Many thanks to VB chum, Mike Obsborne for sending through this review of Friday’s gig. If you’ve been out and about and feel inspired to put pen to paper (or rather fingers to keyboard) get in touch. Ed
First off I must say that tonight was a bit of a surprise. Despite the constant updates on Ventnorblog about him playing (which I seem to have not noticed), I didn’t know Andy McKee was playing in Ryde.
It was boredom coupled with a text from a friend saying ‘Come to Ryde’ that lead me to make the cross Island trip out. My next text was ‘come to the Venue’. OK. Once in I found a flyer that told me what I had come to see; Andy McKee supported by Tim Cheatle and JC and Angelina.
I came in near the end of Tim Cheatle’s set so can’t really say too much, except he’s form Portsmouth and was playing his acoustic guitar with some nice sounding soothing melodic stuff.
Next on were locals JC and Angelina with their mix of acoustic/folk/jazz/blues which was a joy to listen to. As well as the acoustic guitars, JC has some serious skills on a mandolin, and also pretty handy with a Harmonica. Angelina’s distinctive voice matches up perfectly with their energetic style of music, which made for a really good foot tapping 45 minutes or so. I have to admit, even for locals, I have not heard much of JC and Angelina, so I was very pleased to hear them play in a ‘captive’ environment, and certainly on band I will look out for more next year. (I seem to recall they are doing gig in Newport soon)
And onto the main act. Kansas Born and Bred, Andy McKee. I had heard of Andy McKee before like many people may have done, on You Tube. So I was more than pleased to have turned up almost randomly at one of his gigs.
For those who don’t know who he is and have yet to watch any of his videos, this guy is just amazing on a guitar. Yes, there are good guitar players out there, but Andy seems to have a natural gift to make not just sounds, but music, come from his guitar. That sounds obvious “All guitars make music”. No, hit a string, bash the body, play the strings ABOVE the capo, actually use the whole guitar to make sound, but in such a way as to make amazing musical compositions is bordering on an art form.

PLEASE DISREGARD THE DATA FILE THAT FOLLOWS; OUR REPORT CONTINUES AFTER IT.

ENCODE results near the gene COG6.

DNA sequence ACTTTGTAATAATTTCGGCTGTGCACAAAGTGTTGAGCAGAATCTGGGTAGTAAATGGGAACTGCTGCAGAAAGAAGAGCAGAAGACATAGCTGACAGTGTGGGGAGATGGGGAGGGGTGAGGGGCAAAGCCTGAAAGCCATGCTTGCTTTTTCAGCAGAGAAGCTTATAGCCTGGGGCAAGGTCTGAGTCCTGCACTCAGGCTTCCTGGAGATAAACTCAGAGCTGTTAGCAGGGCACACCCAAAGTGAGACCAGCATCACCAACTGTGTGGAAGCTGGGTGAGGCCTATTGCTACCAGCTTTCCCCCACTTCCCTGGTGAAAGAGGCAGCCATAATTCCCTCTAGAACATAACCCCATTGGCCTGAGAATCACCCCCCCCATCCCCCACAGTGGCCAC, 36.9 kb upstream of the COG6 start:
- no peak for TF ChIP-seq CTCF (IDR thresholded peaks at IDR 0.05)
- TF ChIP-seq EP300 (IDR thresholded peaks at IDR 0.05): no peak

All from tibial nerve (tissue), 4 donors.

Lots of his work is inspired by people in his life, as well as those who are no longer, and I think that this has helped him produce very powerful, yet perfectly structured, moving songs. One of his specialties is a Harp Guitar.
Imagine a normal 6-string guitar, but with an extra pyramid-ish body extending out above the neck, with 6 more ‘sub bass’ strings. You would have thought you would need three hands and make playing the thing even harder, not for Andy, just another way to make some sweet music, but with added bass. He was off to play Luxembourg after Ryde, but If you ever get the chance to see him, then defiantly make the trip, its very worth while. He also took time after the show to sign CDs and pose for photos, which I thought was decent of him.
Now onto a bit of a moan, but I feel its worthy of a mention as talking to some of the staff and other people, I wasn’t alone. I really enjoyed the gig, listened to music I wouldn’t normally see, saw some really good guitar playing (from all three acts) and like most of the audience, will be harping on about it to those who didn’t go for a few weeks. But I will also say to them that there was minority of the ‘audience’ who despite paying £6 or £8 to watch these people play, decided to stand at the back and talk to their friends throughout the entire evening, spoiling it for the rest of us. Surly if you want to go and chat to your mates, you goto a pub, not spend money to try and talk over bands trying to perform. It got to the stage where even Andy said ‘If you want to talk, then go somewhere else to do it’. It seems a shame with the future of The Venue unsure of that people would want It to be seen in a negative way, but like I say, it was a minority, and they left the second the lights came up. I stayed to get my CD signed :-)
Despite the small greyish cloud, it was a really good night. Here’s hoping The Venue continues and that more people can get to see and discover new and different music on the IOW.
[Images reproduced with kind permission of Roger – thanks]